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Posts Tagged ‘Fragment’

The Usefulness Of Fragments

February 15, 2012 Leave a comment

Fragments.  For some reason some people hate them. But I guarantee you that they are useful in writing a story. Plus, I guarantee you that done properly, and when not viewed in a program like MS Word that underlines them and calls bold attention to them, most people don’t even recognize the fragment is there.

Fragments are useful when writing dialogue because people normally speak in fragments from time to time. They are also useful for pacing. Fragments are fast. They can whiz by and speed up action.

So next time someone tells you not to use fragments in your writing, tell them thanks for the advice. Smile. Then let them be on their merry, little way.

Rules? What Rules?

February 14, 2012 Leave a comment

The more I delve into the realm of being a writer, the more I realize that there are a lot of opinions held by a lot of people about things that should and shouldn’t be done within the context of putting a story down on paper. Call them, if you must, “rules”.

I hear a lot of don’t do thats and must do these other things. Whether it is the common admonition of “show, don’t tell”, to warnings of the use of fragment or passive sentences and even cries over the apparent horrendous concept of blatant foreshadowing without any pretense of hiding the future of a story, I have heard them all. And you know what I say to all these “rules”? PFFFFTTT!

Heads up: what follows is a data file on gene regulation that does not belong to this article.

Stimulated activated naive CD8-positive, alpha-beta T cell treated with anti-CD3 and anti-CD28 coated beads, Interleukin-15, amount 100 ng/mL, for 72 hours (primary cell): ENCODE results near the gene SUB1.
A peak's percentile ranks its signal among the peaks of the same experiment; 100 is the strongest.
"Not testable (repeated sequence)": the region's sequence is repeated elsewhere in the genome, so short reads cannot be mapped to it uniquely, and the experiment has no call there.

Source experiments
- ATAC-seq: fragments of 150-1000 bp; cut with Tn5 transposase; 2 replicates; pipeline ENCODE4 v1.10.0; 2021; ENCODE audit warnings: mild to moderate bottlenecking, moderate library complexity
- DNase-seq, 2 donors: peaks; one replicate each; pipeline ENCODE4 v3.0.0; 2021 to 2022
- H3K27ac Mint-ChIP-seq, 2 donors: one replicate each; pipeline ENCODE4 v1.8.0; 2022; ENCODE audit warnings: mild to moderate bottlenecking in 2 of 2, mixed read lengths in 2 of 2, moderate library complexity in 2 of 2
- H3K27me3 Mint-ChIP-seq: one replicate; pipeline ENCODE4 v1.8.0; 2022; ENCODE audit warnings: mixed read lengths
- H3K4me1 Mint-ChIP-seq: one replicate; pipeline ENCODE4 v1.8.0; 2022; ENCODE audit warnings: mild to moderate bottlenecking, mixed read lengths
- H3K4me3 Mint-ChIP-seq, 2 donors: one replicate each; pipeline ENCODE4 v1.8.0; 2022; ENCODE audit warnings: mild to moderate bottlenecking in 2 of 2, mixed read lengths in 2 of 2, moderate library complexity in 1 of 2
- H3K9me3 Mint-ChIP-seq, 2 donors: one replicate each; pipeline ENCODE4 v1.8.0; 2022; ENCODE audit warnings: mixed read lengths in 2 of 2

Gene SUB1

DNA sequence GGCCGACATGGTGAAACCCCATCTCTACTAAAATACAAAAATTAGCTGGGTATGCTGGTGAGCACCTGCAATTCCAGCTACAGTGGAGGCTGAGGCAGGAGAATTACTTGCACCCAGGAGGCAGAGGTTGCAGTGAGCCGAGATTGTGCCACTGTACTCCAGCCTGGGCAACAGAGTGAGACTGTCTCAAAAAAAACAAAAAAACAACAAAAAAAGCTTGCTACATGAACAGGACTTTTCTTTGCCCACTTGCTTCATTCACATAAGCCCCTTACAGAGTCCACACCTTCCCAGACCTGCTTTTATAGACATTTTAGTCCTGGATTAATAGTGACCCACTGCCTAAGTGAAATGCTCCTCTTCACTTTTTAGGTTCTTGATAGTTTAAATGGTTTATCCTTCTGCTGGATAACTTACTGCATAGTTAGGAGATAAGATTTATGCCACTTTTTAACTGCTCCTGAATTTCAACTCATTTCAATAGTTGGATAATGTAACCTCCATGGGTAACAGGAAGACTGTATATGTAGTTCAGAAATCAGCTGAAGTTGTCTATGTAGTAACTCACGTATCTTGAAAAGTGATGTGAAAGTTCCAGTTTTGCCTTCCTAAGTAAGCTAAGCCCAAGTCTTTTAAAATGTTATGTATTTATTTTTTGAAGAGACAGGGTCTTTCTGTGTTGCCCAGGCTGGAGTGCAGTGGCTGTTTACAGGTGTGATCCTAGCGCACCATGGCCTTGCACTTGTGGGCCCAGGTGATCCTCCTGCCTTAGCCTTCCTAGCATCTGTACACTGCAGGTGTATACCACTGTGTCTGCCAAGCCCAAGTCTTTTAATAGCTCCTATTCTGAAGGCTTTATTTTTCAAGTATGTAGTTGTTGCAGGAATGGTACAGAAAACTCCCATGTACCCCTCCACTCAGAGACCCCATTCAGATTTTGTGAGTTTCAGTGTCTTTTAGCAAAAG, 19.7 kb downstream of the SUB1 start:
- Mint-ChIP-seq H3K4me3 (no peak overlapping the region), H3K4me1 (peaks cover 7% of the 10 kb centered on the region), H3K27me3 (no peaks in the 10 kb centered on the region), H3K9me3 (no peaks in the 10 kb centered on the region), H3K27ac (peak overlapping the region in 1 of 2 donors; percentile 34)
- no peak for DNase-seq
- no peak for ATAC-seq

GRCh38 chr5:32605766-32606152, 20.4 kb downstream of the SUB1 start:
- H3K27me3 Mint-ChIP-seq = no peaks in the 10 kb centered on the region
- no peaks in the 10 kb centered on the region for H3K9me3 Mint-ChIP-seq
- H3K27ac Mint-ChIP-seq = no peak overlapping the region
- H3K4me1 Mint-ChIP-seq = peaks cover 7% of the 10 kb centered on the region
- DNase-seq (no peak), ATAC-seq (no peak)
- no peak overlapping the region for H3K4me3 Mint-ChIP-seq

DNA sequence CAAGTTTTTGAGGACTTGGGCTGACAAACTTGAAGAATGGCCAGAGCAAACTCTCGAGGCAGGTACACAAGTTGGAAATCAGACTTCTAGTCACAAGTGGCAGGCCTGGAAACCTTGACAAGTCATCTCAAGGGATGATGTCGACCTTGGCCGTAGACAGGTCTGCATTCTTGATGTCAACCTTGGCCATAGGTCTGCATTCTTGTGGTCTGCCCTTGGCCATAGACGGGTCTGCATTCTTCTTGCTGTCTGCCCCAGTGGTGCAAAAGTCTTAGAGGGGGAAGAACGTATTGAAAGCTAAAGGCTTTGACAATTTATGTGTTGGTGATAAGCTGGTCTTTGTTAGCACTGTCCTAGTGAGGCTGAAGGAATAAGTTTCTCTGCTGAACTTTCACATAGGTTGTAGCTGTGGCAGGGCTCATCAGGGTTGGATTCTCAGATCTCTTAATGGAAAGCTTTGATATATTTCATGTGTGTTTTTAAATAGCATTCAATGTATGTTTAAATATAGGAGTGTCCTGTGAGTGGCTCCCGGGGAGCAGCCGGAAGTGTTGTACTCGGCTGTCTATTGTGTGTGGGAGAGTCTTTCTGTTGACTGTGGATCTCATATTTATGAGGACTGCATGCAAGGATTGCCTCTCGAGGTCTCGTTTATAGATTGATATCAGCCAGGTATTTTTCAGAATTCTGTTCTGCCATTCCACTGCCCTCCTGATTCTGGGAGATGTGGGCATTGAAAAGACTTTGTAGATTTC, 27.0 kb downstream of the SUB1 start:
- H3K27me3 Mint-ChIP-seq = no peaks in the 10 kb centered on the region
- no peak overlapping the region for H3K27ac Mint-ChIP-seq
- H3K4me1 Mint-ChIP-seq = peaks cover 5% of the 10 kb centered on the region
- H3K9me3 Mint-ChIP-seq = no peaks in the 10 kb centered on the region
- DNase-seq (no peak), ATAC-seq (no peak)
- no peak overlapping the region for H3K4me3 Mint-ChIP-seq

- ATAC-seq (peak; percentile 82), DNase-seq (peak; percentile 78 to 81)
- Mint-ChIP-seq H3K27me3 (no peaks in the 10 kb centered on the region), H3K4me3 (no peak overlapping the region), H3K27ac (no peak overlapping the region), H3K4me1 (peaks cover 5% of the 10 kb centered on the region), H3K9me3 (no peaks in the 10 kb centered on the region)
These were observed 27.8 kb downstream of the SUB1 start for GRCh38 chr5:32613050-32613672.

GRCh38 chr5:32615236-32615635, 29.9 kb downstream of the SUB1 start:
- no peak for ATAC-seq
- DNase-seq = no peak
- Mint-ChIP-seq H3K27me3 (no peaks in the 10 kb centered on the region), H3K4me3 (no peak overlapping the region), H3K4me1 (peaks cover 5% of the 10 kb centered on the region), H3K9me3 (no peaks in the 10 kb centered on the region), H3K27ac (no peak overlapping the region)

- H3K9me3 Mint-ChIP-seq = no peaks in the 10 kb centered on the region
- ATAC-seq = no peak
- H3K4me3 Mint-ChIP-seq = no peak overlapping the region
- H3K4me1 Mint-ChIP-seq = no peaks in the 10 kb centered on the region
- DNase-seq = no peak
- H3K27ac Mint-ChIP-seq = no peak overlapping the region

Every story which I have read violates some of these rules. Many of them violate these rules repeatedly and frequently. We are talking about best selling novels and classics of publishing history. And these books and stories all managed to get published along the way. How is that possible if these rules were in fact, “rules”?

I think some people have gotten too formulaic in their approach to writing. Writing is art. Art is rarely about coloring within neatly drawn lines. I have never read a story which consisted of perfect prose by any standard of writing.

Maybe instead of fooling ourselves into believing that there is indeed a magic formula to writing we should just write. We might be surprised what we create.